Every year in the month of October millions of Amur falcons migrate from the eastern countries of Siberia, China and North Korea to Southern Africa, in order to escape the bitter cold of the east and to embrace the summers of the African subcontinent. On their journey, they make a stopover in Indian state of Nagaland in the northeast before setting on a 3,000km non-stop flight over the Arabian Sea to reach the African shores. For years, the locals in Nagaland and also at times in Manipur would trap these pretty, dark-eyed birds and kill them—breaking their wings, plucking the feathers, stringing the birds on poles to sell their meat—before a concerted action by non-governmental organisations, activists and the government, along with help from the locals and school children put an end to the mayhem and led to the conservation of the species. All in the span of a year.
The efforts of the conservationists have been now recorded in a book for children released by the Bombay Natural History Society (BNHS). With the help of illustrations by Deborshee Gogoi and a vibrant, picture heavy, animated layout the book makes for an interesting read for children above the age of three years as it helps them understand the significance and importance of flora and fauna and environmental conservation of them. The book was written by renowned author Prabha Nair known for her engaging storytelling skills in schools across India.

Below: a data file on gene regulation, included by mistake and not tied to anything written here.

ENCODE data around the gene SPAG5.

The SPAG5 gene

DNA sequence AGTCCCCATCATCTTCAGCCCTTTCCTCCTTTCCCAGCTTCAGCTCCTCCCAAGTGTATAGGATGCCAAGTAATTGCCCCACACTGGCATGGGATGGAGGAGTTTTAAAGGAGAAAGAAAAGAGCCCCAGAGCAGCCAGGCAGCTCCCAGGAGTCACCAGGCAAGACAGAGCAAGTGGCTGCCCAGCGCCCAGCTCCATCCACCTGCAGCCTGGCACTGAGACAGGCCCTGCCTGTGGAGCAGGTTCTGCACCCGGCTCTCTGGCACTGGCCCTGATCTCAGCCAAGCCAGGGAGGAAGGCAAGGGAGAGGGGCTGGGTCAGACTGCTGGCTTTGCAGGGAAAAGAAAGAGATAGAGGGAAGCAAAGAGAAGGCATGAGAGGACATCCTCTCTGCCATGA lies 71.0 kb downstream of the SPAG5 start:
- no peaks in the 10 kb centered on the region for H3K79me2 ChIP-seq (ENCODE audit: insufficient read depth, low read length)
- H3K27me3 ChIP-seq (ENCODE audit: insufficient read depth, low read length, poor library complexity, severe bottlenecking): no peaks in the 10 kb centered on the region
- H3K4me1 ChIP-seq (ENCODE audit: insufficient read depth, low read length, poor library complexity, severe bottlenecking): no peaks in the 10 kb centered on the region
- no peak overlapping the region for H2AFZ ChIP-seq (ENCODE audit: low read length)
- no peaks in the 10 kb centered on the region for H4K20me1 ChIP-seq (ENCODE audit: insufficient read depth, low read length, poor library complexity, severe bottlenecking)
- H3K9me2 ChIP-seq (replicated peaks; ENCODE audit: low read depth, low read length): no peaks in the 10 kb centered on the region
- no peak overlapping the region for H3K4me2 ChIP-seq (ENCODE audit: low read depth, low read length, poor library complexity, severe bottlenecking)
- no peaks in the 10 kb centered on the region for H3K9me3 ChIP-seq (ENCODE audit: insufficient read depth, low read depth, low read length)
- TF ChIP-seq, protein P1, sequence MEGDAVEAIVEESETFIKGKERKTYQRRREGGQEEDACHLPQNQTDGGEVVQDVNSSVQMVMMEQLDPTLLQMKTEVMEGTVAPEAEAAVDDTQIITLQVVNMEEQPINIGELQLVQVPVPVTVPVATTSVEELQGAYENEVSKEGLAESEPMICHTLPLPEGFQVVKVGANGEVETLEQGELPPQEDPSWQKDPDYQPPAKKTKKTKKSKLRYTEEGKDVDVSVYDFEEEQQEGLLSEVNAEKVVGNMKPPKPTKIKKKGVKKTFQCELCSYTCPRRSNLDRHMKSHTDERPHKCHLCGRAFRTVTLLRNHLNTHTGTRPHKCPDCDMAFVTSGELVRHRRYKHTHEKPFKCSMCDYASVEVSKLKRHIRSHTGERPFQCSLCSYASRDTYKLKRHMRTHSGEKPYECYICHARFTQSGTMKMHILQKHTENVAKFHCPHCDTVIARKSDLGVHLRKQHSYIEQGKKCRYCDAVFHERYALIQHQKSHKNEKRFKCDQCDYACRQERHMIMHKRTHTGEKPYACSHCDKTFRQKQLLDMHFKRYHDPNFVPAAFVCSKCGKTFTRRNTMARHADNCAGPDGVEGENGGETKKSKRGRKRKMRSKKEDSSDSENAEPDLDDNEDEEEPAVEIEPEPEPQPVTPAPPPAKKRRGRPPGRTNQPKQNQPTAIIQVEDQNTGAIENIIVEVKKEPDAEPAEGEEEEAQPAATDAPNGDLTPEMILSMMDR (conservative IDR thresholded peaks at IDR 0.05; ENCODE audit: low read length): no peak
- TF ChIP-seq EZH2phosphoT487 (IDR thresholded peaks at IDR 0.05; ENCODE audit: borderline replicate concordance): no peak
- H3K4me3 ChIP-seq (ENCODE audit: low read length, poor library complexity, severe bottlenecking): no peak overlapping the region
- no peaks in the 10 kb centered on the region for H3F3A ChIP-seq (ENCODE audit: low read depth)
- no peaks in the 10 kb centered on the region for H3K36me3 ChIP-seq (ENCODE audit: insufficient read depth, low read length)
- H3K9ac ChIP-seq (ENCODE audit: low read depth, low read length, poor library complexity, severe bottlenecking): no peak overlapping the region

The book is an interesting read especially in the simple way in which it highlights the success story of Nagaland, especially of its village Pangti which has contributed hugely towards conservation of the falcons. It lays special emphasis on the role of children involved in the conservation efforts—composing songs on the birds, staging skits on them to setting up patrols that keep a watch over their arrival.
Activities are held at BNHS
Book: So Long, Amur Falcon
Author: Prabha Nair
Illustrator: Deborshee Gogoi
Price: Rs. 200